Disturbing Behaviors and Moods in Dementia: What You Can Do


Disturbing Behaviors and Moods in Dementia: What You Can Do


By Arline Kaplan © 2000 (All Rights Reserved)

“Sometimes he is joyful, other times he is ugly in his behavior, especially his vulgar talk…and he angers easily in crowds of people.”

“He has lost interest in everything.”

“Daddy left the house for the third time this week. He said he was going back to Nebraska to see Grandpa and Grandma.”

Aggression, depression, apathy and wandering are among the disturbing, unpredictable and frightening behaviors and mood changes that are part of Alzheimer’s disease and related dementias.

This illness is robbing your loved one of the ability to think, reason, learn and communicate. So don’t take the embarrassing, hostile or uncharacteristic behaviors and moods personally, but do realize you can take steps to make both of you more comfortable.

Agitation and Anxiety

Your loved one becomes anxious and needs to pace. He or she may seem over-reliant on you for attention and direction. These reactions may arise from feelings of insecurity, confusion, fears of abandonment, frustration or an inability to cope with changes.

  • Explore possible causes (e.g., illness or tight clothing)
  • Use calming phrases to reassure your loved one. Offer hugs.
  • Modify the environment. Decrease noise and distractions or move to another place.
  • Find outlets for energy (e.g., walk or do household chores together).
  • Substitute an activity for a behavior (e.g., if incessant foot tapping is a problem, play some music so he or she can tap to the beat).

Anger and Aggression

Your loved one engages in threats, accusations, name-calling and obscenities or starts hitting, kicking, pushing and scratching. These behaviors can occur suddenly without an apparent reason or result from a frustrating situation.

  • Explore possible causes. What happened immediately before the reaction that might have triggered it?
  • Stay calm, move more slowly, and speak with a soft tone.
  • Use gentle music, massage or hair brushing to facilitate relaxation.
  • Distract with something of interest. The immediate activity may have triggered the aggressive response. Switch to something different.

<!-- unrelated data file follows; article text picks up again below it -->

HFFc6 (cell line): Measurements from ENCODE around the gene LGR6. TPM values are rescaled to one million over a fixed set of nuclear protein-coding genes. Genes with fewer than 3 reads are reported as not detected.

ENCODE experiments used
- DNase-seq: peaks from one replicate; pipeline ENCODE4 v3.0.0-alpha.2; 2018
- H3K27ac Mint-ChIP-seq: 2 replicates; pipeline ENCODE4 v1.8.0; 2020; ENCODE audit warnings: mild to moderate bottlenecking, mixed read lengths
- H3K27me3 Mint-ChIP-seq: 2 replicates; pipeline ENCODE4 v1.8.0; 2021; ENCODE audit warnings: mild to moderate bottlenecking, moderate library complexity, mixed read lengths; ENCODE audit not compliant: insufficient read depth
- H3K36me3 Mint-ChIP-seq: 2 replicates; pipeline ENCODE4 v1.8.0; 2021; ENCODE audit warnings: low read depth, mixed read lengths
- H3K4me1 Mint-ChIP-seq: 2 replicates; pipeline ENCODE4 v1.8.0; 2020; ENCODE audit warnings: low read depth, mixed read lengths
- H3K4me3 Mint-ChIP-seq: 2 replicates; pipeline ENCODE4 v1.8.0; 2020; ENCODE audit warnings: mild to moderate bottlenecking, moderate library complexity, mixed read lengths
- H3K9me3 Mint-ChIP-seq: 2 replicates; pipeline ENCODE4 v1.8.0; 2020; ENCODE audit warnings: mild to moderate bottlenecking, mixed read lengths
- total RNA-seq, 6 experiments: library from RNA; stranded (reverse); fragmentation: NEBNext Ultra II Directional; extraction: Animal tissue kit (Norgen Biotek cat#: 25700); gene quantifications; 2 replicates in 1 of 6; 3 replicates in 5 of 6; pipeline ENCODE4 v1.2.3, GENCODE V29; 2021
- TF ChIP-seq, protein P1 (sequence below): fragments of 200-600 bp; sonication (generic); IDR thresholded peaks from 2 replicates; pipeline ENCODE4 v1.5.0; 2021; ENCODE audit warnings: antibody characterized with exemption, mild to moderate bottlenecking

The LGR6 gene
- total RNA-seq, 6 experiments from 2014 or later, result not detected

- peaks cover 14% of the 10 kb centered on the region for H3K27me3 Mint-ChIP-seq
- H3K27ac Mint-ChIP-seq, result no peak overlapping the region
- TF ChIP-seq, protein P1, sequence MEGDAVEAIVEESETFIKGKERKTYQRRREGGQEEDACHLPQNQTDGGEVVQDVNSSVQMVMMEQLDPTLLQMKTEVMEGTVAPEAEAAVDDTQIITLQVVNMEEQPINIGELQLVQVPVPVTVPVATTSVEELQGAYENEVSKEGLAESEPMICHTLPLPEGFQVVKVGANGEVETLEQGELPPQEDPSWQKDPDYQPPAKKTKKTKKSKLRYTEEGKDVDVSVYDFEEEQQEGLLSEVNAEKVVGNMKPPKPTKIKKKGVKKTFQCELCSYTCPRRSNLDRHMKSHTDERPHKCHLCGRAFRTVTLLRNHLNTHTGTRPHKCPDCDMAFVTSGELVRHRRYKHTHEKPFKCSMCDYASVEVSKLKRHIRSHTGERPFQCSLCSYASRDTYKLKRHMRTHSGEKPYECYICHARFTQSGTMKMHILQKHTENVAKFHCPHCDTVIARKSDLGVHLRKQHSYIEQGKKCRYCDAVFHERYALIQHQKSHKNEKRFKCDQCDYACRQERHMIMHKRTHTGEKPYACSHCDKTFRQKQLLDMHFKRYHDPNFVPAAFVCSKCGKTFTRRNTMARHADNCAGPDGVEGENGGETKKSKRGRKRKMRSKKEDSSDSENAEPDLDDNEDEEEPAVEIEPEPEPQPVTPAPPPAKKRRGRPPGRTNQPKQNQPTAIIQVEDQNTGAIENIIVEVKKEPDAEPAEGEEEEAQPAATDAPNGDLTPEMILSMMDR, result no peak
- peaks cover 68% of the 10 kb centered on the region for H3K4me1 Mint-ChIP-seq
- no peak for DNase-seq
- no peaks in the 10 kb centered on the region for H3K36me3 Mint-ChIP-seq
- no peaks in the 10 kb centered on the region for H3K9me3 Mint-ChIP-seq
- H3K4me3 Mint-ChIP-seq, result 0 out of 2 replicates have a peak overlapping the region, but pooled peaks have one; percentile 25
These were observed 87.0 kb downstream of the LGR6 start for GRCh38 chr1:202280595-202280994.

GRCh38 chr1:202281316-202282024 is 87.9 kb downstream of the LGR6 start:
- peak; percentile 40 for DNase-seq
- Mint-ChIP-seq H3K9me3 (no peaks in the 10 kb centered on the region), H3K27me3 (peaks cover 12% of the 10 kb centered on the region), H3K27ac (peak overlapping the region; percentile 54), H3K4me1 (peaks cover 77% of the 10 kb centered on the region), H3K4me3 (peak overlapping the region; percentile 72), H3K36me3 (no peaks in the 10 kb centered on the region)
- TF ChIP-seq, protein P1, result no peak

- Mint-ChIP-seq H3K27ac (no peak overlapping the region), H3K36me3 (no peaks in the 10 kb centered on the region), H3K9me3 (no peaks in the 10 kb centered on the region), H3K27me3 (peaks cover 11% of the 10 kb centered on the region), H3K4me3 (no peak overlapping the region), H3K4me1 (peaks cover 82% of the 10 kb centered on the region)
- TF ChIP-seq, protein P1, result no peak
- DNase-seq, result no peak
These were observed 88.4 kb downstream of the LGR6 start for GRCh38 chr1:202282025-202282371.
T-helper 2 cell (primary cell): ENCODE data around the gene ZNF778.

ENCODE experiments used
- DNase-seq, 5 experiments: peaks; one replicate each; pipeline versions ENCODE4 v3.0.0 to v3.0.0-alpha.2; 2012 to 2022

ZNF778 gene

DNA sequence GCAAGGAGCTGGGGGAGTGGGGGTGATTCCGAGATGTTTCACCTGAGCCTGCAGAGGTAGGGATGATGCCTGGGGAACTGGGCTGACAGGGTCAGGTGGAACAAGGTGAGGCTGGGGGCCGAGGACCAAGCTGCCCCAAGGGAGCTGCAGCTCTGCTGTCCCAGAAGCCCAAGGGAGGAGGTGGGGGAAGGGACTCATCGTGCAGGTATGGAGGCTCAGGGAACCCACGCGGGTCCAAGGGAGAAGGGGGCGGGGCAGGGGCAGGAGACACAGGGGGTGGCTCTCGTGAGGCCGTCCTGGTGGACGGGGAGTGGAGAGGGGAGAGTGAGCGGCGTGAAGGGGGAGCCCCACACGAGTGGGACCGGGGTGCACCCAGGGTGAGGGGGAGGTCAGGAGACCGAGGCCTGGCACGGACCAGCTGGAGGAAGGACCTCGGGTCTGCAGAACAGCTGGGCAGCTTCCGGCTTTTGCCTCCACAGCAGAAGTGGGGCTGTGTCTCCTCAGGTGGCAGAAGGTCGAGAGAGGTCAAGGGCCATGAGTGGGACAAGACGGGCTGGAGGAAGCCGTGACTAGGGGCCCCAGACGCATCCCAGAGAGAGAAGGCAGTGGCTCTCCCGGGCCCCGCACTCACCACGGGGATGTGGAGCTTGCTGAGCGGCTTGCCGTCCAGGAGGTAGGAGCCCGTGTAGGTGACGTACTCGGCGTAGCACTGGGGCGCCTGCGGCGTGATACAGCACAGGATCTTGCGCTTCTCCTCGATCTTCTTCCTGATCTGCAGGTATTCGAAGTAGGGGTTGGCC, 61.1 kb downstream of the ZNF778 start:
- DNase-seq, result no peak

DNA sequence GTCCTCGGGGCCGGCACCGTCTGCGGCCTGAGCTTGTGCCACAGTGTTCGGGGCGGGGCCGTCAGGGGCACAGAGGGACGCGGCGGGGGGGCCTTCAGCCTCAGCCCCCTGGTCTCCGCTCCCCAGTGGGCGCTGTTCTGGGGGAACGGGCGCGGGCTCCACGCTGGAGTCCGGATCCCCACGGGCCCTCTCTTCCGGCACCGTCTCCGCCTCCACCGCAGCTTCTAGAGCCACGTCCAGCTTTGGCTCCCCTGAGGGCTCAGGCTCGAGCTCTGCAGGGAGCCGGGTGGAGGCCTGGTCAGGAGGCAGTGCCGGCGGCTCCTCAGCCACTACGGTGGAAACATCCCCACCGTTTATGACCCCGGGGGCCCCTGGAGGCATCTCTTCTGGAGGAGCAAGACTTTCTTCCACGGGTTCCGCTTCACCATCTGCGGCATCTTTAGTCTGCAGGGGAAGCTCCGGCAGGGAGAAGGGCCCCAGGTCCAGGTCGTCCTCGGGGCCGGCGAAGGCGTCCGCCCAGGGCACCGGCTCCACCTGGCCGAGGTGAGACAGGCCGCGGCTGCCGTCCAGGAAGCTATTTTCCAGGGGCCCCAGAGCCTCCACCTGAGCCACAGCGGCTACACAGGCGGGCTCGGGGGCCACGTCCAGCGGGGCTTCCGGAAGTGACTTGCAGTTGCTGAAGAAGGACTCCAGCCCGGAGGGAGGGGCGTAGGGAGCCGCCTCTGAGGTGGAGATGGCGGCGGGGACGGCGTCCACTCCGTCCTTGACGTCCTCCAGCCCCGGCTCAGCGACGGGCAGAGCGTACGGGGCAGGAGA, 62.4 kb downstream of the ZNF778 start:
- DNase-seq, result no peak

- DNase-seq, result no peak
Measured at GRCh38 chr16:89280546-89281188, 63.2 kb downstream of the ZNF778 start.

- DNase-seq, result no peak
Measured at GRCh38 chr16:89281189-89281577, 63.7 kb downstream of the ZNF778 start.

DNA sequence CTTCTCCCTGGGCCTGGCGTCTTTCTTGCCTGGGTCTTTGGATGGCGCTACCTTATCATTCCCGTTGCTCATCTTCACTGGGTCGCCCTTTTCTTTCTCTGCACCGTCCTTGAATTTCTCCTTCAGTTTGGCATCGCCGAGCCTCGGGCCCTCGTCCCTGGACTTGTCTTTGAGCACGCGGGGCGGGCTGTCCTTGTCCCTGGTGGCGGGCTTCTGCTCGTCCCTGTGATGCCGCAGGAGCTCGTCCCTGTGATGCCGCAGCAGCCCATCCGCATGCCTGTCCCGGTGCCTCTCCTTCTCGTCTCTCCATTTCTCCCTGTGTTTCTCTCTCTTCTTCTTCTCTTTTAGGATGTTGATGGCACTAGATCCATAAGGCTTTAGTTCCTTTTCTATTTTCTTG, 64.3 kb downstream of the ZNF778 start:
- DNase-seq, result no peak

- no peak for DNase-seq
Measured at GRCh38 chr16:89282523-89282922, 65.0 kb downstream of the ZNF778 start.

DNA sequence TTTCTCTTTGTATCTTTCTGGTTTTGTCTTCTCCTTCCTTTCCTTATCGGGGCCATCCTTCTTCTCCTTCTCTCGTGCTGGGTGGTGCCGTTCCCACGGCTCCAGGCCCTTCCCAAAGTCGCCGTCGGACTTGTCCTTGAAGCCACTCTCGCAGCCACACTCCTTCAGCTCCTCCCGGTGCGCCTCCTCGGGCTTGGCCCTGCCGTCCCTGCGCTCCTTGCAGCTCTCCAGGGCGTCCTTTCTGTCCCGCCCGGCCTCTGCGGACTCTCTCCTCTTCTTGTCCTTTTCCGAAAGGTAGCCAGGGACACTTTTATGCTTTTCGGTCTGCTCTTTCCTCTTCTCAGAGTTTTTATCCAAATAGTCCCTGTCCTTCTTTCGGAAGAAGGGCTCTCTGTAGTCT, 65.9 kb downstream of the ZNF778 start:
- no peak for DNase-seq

Your loved one seems indifferent to activities he or she once loved, lacks motivation to do anything or is withdrawing from social situations. Apathy often results from feeling overwhelmed by an incomprehensible environment or from extensive damage to the brain.

  • Allow your loved one to be a spectator or passive participant to activities.
  • Engage in nonchallenging activities (e.g., watching television or taking walks).

Catastrophic Reactions

Your loved one overreacts to a request, task or situation. The resulting behaviors may include stubbornness, crying, verbal and physical striking out. Emotional regression may occur (e.g., calling out for long-dead relatives as if they were still alive). These reactions can result from overwhelming physical and emotional demands, too many questions, noise, criticism and fatigue.

Avoid noisy public places, crowds and rushing from place to place.

Restructure daily rituals to accommodate his or her best time of day.

Simplify tasks and offer praise.

Soothe with music (e.g., a Walkman tuned to mellow mood station).


Your loved one expresses persistent feelings of worthlessness or guilt or thoughts of death or suicide. Lose of independence and feelings of failure can trigger depression.

  • Notice which activities or people trigger a decline or improvement in your loved one’s mood.
  • Arrange for an evaluation by a mental health professional.
  • Engage him or her in simple, familiar projects (e.g., raking leaves), where success is possible and praise is easily given.

Rummaging, Hiding, Hoarding